It's that time of year when we all peer into the next 12 months, trying to figure out what will surprise us. No question -- the stock market's continued strength has surprised a good number of people, as has the proliferation of dot-com stocks. It seems that you can't get 10 feet down a sidewalk without being deluged by dot-com advertising on buses, cars, billboards and telephone booths. The
this year will be one huge dot-com affair, with a couple of
ads tossed in for good measure.
Discuss Dave Kansas' Y2K predictions on our message boards
Before we delve into the 10 new potential shockers of 2000, let's take a quick look back at the two sets of forecasts delivered this year. At the start of the year I
offered 10 shockers for '99, and at midyear I put forth seven surprises for the
second half. Let's check the report card.
For the 10 potential shockers at the start of 1999, I grade myself with six right and four wrong -- not bad if you're playing baseball. The right: Japan recovers; Internet stocks continue to soar; Super Bowl indicator debunked; emerging markets revive; oil prices jump; military confrontation rises in Europe. And the misses: Stock-market gains peter out in the second half;
is removed; independent presidential candidate emerges; the
Artist Formerly Known as Prince
returns as a mainstream hero.
The midyear report card is more middling. I said the Y2K bug would be largely solved in the U.S. (right), but would be a problem elsewhere (we'll see);
George W. Bush
would commit a series of gaffes and stumble in the polls (right); oil prices would drop (not really); consolidation would happen on the Net (some); Balkans would cool (right); Asia heats up (not really); Japan keeps going (kind of); U.S. wins
(right), but I had
sinking the clinching putt on the last day, not
So, on to the new year with 10 new potential shockers.
1. The stock market will put in another record year.
Yes, the doomsayers are getting bolder, and more and more investors are befuddled by the stock market's uncanny ability to keep rising. Like the late 1950s, the investment community is undergoing a revolution in terms of the risk it will tolerate. And like the 1950s, we won't understand why this makes sense until we have a few more years under our belt.
2. Dot-coms break into two worlds.
A small band of perceived winners continue to soar to unprecedented valuations, stunning a skeptical Wall Street crowd. But dot-com reality slams a good chunk of the sector. Many firms have to fold or merge in order to compete in a more complex world. Broadband, wireless and other factors contribute as investors grow more skeptical of some of the more curious dot-com business ideas out there.
3. George W. Bush becomes president.
After some early confusion, and despite the best efforts by the media to aid
will face George W. Bush for the presidency. Bush, refusing to debate Gore, will eke out a narrow win.
will win in New York and
-- who does do some debates with Gore -- will get 4% of the vote running on the reform line. At least it'll be fun to watch.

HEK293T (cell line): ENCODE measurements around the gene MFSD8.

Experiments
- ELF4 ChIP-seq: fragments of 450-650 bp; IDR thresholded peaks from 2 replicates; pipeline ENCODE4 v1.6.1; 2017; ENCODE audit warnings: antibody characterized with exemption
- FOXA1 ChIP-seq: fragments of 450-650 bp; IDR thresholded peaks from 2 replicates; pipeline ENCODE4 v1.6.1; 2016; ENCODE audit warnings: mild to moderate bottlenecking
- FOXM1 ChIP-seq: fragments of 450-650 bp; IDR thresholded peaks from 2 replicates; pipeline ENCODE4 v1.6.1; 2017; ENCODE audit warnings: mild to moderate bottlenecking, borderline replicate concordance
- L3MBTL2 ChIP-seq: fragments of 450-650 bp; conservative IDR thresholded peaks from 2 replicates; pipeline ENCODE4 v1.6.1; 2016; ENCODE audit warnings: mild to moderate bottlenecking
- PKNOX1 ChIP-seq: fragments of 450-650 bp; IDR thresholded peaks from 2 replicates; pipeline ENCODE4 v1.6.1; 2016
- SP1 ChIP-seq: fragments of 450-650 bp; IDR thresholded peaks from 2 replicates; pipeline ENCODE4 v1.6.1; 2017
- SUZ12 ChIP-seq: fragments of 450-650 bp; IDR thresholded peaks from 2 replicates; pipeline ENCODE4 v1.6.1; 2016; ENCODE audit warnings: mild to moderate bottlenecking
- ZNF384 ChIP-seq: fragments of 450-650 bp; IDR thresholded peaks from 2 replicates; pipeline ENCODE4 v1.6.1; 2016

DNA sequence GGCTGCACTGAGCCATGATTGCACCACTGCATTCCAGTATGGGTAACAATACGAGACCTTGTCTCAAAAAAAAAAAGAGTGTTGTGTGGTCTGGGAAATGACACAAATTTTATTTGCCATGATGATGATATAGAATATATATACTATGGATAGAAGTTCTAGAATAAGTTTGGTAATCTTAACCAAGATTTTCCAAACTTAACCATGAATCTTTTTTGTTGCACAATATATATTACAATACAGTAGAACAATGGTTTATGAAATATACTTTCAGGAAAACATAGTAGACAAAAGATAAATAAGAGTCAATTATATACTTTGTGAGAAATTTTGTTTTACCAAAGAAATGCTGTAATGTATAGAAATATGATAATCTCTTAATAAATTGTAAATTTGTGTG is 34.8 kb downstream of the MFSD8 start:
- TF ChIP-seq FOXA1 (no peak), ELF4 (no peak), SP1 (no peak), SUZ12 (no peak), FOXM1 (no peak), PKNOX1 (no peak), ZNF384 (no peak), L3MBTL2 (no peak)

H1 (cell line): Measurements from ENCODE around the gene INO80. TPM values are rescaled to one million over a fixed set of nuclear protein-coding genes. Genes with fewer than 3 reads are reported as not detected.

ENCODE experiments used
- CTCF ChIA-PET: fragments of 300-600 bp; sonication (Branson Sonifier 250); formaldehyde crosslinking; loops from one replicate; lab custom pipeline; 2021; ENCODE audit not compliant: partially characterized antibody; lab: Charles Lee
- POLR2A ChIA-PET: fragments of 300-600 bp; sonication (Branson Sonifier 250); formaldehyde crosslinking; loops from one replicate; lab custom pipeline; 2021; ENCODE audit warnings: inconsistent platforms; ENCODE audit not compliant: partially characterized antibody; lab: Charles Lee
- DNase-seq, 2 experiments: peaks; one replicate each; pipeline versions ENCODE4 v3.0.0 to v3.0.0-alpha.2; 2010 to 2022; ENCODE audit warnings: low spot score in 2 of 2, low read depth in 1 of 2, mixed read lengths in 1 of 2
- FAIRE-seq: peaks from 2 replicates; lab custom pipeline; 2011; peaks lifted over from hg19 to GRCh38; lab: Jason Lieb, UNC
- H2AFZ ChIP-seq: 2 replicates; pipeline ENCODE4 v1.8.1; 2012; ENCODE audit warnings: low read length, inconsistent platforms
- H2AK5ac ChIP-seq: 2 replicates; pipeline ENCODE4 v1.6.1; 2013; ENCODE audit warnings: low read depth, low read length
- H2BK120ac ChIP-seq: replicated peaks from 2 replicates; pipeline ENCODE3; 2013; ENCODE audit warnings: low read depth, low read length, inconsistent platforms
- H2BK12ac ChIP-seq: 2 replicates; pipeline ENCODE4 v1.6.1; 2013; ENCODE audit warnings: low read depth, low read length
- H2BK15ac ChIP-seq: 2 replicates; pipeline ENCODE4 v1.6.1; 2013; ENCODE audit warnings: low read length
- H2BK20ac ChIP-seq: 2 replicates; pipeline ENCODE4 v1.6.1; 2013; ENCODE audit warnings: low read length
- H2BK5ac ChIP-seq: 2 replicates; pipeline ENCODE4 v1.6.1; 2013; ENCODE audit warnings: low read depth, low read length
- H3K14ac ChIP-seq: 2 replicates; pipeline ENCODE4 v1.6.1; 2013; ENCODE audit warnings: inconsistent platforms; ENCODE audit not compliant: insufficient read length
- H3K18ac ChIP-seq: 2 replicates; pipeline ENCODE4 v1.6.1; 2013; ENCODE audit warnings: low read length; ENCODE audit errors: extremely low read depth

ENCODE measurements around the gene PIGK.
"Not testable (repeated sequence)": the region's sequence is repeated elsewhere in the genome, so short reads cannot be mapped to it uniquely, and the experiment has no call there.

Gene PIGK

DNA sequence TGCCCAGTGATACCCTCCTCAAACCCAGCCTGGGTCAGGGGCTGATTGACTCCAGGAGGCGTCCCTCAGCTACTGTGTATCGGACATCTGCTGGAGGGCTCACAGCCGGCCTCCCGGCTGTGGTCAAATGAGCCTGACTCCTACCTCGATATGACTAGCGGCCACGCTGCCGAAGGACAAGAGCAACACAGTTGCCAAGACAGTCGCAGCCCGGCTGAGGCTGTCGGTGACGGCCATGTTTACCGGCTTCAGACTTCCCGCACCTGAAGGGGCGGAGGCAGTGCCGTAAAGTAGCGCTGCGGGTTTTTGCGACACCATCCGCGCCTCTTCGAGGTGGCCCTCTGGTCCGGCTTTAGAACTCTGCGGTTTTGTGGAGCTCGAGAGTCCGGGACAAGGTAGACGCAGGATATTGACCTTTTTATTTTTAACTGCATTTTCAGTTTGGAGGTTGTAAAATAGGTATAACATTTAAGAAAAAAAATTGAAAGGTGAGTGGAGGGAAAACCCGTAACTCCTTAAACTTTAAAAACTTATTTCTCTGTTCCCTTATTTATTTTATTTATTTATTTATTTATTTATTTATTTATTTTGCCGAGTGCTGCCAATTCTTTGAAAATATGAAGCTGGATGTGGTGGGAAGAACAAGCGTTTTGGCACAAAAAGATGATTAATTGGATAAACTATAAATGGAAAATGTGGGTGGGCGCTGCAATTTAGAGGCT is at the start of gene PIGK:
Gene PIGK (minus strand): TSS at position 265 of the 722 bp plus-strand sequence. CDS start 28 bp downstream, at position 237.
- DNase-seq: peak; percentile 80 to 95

4. The New York Stock Exchange decides to go entirely electronic by 2001.
This surprising development follows on the heels of the NYSE's IPO in midsummer. The decision sends a shock wave through the lower Manhattan real estate market. The local anger and anxiety about the decision contribute to
problems in his failing bid to win the
race in New York.
5. China and Taiwan conflict heats up.
In the wake of the Taiwanese election, the country declares itself independent of China and China responds by mobilizing its military. The summer is marked by a tense standoff with the U.S. caught in the middle. Asian equity markets, with Japan the lone exception, tumble.
6. Short-selling, left for dead by February, begins a strange resurgence in late summer.
Daytraders jump on board, realizing they can make a good deal of money on the short side as well as the long. The resurgence occurs one month after
writes an obituary column about short-sellers, saying their time has passed.
7. Despite the best hopes and wishes of James Padinha, our resident economist, inflation does not rear its ugly head in 2000.
Rising productivity, falling commodity prices (notably oil) and other factors put the inflation bogeyman to rest. Also, the economy steadies to a more sustainable level of growth, and the bond market rallies.
8. The next hot Internet region: India.
Supported by strong technology and a curious population, India surpasses China as the emerging hot Internet market.
becomes a huge success, and other Internet companies spring up in South Asia.
9. Mobility becomes the key phrase in the U.S., outstripping terms like broadband and convergence.
, it turns out, was not overvalued, and other wireless plays become hotter than dot-coms were in 1999. By the end of the year, whispers about the death of the PC become widespread, giving
10. England wins the Euro 2000 soccer tournament, shocking the soccer establishment
Tour de France
again and the
finally win the Super Bowl.